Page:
It’s been a winter to remember and it’s not over yet. We’ve had snow on the ground since 18 December and more expected this week but not the two plus feet projected at last weeks’ end. Everyone is tired, weary and to the point of exhaustion. Farmers in our valley are struggling to get out every day, twice a day, and feed livestock. In the worst of the weather, farmers are out no later than 8:00 a.m. and it takes them until close to noon to feed. They go home, ostensibly for lunch but, more than likely, for a toes up so they can recover and be out by 2:00 p.m. to feed again. It takes a lot of hay and silage to keep cattle, horses and sheep fed when the temperatures are below freezing and the wind chills at, or below, zero. In the last few days we’ve had a respite and weary hearts are grateful. We even had sun on Sunday but, true to form, we’re back to overcast, gray skies, rain and, no big surprise, more snow expected all week.
Forgive me for what may seem like complaining; truly, it’s not meant to be whining. The stark reality is folks all over our valley are physically tired but, thank God, not sick and tired. We seem to have escaped the influenza that’s been going around and haven’t had that particular drain on our resources.
This winter has been slow living at its best -smile-. Most of us have moved at a snail’s pace, slower than usual, in order to keep our feet under us and stave off injuries due to slipping on snow and ice. Those ski poles my brother gave me have sure come in handy this winter and it’s rare I venture off the back porch without one and, sometimes, two in hand.
Lately, I’ve been running across the words slow, deliberate, movement and the like. It appears what was old is new again and, in this case, is a good thing, a Very Good Thing. Year’s past, both Dave and I worked in corporate America and have done our stint to help earn someone else money and to promote the agenda of others. We’ve had offices in DC, NYC and Richmond, VA but they don’t hold a candle to our home office on the farm. I was raised in a lifestyle that promoted family, community, church and friends. We ate meals at a family table, went to church several times a week and the only time I heard the word “hurry” was in conjunction with meal time or going to church. “Hurry up and wash, it’s suppertime.” “Hurry and get your shoes on, it’s time to leave for church or school.”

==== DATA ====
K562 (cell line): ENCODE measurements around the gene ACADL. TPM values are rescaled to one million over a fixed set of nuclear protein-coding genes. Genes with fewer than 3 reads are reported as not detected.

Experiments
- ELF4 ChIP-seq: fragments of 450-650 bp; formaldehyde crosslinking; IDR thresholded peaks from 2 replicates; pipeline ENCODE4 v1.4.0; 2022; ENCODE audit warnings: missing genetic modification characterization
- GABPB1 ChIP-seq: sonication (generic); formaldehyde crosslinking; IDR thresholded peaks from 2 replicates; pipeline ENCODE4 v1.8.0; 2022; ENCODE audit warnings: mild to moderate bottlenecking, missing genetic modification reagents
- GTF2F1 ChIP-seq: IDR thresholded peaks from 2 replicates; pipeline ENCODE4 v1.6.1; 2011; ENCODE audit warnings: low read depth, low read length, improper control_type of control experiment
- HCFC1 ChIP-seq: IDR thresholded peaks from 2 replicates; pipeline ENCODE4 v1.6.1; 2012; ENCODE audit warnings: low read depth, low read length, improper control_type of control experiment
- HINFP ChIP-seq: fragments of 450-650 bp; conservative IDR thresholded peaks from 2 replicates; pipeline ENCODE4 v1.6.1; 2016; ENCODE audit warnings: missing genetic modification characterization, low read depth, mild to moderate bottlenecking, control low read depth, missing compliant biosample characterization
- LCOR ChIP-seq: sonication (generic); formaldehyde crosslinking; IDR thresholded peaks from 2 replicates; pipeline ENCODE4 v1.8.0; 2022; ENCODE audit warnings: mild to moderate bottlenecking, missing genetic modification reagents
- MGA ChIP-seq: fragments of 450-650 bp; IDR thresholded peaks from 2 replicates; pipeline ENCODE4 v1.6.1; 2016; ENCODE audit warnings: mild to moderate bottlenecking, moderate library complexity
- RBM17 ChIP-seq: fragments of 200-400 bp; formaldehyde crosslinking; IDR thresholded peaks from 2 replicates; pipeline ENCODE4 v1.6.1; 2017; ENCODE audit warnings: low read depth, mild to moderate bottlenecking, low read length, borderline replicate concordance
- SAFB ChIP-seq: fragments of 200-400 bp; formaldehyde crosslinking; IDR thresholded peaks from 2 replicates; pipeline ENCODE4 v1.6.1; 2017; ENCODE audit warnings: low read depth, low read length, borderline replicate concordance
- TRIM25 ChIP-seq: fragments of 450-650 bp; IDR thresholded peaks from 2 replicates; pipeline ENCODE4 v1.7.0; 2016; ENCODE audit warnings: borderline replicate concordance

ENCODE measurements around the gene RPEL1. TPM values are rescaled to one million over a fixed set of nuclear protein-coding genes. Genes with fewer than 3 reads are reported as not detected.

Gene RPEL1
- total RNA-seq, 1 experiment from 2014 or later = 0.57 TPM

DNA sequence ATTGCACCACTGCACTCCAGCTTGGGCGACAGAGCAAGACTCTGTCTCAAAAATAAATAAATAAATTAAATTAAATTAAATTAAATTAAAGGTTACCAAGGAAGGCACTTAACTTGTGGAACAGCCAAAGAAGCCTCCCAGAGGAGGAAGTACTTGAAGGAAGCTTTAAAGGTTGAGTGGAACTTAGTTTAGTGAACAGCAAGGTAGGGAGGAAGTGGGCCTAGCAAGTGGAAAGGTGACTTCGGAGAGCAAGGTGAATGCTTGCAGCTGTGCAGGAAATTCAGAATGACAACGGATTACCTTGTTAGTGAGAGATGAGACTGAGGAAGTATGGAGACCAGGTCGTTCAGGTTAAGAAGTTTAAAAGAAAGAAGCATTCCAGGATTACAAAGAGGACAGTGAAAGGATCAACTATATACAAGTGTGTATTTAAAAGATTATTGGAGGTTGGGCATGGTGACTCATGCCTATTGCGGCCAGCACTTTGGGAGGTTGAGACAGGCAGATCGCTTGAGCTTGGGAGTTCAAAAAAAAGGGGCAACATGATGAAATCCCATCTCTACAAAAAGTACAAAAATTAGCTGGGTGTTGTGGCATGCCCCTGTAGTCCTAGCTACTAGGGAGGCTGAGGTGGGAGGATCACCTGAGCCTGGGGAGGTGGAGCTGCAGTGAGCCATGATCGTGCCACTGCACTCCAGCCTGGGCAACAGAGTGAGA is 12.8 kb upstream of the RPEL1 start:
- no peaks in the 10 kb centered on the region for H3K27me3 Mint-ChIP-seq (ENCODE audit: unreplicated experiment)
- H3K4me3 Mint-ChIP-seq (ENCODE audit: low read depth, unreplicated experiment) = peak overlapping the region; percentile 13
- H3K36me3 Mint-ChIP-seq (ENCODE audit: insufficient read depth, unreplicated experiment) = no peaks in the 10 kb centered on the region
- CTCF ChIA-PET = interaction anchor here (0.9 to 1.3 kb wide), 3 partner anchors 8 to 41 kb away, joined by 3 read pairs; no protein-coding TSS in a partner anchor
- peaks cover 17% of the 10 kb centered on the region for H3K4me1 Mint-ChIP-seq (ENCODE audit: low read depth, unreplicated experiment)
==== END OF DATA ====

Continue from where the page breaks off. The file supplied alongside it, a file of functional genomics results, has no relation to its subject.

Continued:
There’s nothing wrong with music lessons or sports but it seems families are in such an all fired hurry these days. Rushing hither and yon, trying to cram thirty hours in a twenty-four hour day, leaving too little time for things that matter – family meals, church, chores, sleep. So many children are cranky and ill-tempered, fed a diet of sugar and caffeine and expected to be at the top of their game. It’s difficult enough for adults to keep up but to expect children to keep up is insane.
For curiosity, I searched the words “slow living” and came up with some interesting hits. I already knew about my friend’s daughters’ blog, Appalachian Feet. Anne, or Eliza Ann, as she’s now called…lovely name, btw, but I’m imprinted since I knew her when she was but a gleam in her Daddy’s eye, and will forever and a day think of her first as Anne…is an urban gardener and writes a mighty fine blog about the process. She has some exceptional links, useful information and is quite informed about her topics. She doesn’t have a friends column on her blog so, for updates, you’ll have to cut and paste to your own sidebar. Do visit Appalachian Feet and bookmark; it’s a keeper.